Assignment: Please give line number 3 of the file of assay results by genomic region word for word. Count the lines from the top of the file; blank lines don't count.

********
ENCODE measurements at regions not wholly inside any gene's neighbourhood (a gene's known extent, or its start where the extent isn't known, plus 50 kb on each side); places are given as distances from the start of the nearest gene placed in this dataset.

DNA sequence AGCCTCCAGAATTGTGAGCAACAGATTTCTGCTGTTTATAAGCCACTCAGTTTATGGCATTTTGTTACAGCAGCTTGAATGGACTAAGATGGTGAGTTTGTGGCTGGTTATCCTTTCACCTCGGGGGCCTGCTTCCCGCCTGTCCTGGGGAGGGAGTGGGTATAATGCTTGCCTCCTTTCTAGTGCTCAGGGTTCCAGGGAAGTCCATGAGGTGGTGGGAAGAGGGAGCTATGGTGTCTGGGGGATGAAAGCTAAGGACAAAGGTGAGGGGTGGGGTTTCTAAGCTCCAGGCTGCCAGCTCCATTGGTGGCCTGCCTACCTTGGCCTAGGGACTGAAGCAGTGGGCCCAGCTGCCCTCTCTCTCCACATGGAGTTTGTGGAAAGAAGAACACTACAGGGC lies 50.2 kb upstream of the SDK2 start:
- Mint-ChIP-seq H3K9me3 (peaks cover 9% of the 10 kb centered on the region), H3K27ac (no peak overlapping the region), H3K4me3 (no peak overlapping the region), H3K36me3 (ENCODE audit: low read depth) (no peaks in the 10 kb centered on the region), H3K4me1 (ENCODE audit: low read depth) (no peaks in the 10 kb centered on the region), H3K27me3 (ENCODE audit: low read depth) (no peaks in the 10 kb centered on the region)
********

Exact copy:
- Mint-ChIP-seq H3K9me3 (peaks cover 9% of the 10 kb centered on the region), H3K27ac (no peak overlapping the region), H3K4me3 (no peak overlapping the region), H3K36me3 (ENCODE audit: low read depth) (no peaks in the 10 kb centered on the region), H3K4me1 (ENCODE audit: low read depth) (no peaks in the 10 kb centered on the region), H3K27me3 (ENCODE audit: low read depth) (no peaks in the 10 kb centered on the region)